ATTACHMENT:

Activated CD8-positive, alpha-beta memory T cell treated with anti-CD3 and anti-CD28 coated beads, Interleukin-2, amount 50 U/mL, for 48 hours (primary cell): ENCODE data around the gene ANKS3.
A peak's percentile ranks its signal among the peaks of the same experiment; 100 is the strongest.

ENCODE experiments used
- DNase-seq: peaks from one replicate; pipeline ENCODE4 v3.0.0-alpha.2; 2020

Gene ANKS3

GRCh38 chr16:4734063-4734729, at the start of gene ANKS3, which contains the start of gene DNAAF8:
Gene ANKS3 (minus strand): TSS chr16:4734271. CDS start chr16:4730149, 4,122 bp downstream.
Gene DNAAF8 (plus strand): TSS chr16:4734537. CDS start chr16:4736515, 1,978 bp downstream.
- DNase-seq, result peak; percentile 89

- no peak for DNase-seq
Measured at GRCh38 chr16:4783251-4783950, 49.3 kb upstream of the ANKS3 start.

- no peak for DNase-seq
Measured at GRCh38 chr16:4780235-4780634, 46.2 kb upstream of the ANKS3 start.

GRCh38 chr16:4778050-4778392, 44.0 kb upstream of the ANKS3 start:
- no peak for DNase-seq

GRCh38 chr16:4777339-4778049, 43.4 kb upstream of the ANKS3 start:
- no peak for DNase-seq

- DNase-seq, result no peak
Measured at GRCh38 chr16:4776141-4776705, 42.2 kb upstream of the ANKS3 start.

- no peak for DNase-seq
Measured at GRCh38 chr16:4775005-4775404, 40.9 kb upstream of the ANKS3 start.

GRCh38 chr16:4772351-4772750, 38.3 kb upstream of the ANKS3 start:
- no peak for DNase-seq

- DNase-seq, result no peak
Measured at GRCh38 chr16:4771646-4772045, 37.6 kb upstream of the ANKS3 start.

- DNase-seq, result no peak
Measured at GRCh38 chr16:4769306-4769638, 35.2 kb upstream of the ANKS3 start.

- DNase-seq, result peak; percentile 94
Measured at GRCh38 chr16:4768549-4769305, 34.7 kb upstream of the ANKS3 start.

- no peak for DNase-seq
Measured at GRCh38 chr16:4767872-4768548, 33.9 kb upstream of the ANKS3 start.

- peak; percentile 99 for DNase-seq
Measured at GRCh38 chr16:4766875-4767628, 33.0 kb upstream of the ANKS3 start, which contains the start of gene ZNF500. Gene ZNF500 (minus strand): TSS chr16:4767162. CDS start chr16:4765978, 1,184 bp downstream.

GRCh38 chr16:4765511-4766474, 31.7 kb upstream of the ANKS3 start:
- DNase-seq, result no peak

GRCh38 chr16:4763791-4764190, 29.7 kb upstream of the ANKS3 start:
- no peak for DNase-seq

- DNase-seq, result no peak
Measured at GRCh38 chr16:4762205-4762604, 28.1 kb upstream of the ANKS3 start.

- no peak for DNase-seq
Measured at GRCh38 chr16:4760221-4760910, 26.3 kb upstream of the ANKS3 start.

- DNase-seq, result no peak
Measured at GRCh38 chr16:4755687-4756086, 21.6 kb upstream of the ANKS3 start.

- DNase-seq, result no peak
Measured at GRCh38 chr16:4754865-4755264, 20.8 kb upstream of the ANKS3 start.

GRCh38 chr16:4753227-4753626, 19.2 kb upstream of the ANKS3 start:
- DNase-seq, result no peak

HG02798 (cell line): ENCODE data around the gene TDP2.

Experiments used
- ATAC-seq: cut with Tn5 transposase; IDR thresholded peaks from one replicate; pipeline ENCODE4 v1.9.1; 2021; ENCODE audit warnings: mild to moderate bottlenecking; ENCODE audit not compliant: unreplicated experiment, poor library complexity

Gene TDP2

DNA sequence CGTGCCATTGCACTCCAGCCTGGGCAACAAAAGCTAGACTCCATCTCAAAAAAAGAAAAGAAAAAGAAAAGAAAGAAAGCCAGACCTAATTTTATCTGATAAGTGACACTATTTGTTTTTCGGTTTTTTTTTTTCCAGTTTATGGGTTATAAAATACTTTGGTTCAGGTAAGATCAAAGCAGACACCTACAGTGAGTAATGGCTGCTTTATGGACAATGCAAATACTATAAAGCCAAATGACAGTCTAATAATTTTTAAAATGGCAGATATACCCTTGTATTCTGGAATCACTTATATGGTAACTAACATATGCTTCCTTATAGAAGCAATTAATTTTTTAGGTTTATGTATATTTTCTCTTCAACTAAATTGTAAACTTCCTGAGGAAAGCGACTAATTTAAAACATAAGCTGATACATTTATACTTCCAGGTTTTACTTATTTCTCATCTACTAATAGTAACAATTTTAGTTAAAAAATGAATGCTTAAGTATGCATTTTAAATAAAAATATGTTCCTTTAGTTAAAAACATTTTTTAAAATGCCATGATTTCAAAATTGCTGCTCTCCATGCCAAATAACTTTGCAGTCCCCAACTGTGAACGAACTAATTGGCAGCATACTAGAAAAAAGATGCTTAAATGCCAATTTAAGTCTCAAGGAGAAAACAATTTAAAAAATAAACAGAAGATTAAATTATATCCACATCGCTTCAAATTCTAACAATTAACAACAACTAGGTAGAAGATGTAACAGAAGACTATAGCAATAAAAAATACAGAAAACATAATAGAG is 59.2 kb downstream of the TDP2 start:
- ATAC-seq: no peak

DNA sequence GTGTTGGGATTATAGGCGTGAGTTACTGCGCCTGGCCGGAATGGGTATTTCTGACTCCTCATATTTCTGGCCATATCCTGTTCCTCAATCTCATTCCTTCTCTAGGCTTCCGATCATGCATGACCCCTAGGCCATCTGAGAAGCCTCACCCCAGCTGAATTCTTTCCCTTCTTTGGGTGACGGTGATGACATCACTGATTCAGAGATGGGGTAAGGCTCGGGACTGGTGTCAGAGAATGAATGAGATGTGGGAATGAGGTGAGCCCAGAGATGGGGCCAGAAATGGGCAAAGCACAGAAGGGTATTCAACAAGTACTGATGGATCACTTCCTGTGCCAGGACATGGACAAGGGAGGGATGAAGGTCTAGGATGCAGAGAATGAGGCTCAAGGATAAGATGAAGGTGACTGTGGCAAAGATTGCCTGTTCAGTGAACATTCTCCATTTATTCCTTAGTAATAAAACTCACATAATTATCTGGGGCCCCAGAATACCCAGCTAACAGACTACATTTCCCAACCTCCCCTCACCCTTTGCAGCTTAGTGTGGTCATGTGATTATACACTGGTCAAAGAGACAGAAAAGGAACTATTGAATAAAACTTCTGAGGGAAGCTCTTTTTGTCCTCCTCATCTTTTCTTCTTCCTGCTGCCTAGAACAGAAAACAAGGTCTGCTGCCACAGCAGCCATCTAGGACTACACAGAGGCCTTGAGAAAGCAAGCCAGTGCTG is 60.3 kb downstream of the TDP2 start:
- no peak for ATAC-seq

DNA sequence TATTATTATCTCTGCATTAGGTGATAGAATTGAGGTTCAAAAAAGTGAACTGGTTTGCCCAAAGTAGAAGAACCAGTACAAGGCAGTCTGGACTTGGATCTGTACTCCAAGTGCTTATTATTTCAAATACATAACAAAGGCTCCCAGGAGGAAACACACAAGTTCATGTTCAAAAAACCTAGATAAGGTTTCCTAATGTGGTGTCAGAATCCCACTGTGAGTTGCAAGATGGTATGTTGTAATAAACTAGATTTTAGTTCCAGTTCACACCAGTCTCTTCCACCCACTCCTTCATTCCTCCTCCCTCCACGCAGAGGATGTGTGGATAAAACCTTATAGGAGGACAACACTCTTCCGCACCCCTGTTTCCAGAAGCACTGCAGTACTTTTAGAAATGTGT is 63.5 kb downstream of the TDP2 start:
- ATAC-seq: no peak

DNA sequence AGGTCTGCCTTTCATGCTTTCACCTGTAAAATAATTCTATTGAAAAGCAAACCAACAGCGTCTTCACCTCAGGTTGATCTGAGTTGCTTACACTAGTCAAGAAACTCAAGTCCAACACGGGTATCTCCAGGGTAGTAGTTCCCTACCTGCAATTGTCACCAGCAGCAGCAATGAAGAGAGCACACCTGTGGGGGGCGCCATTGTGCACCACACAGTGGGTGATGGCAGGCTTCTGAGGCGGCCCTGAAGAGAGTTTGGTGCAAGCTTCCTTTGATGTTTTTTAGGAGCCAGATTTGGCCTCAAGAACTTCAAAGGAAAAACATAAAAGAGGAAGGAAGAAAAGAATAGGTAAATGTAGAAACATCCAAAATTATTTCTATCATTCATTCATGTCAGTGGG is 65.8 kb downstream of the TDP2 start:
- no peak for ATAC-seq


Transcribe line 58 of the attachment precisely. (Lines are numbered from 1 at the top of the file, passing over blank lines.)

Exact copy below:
DNA sequence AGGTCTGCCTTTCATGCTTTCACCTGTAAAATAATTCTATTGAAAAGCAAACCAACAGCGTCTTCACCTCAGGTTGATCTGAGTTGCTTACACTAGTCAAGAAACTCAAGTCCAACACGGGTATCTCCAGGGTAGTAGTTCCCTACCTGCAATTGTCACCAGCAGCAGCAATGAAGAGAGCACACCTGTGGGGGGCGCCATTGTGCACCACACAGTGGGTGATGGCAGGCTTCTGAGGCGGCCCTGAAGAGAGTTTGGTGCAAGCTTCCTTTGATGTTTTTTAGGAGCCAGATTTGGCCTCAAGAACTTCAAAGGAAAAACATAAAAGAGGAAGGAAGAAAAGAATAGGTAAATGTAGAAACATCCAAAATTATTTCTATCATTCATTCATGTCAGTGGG is 65.8 kb downstream of the TDP2 start: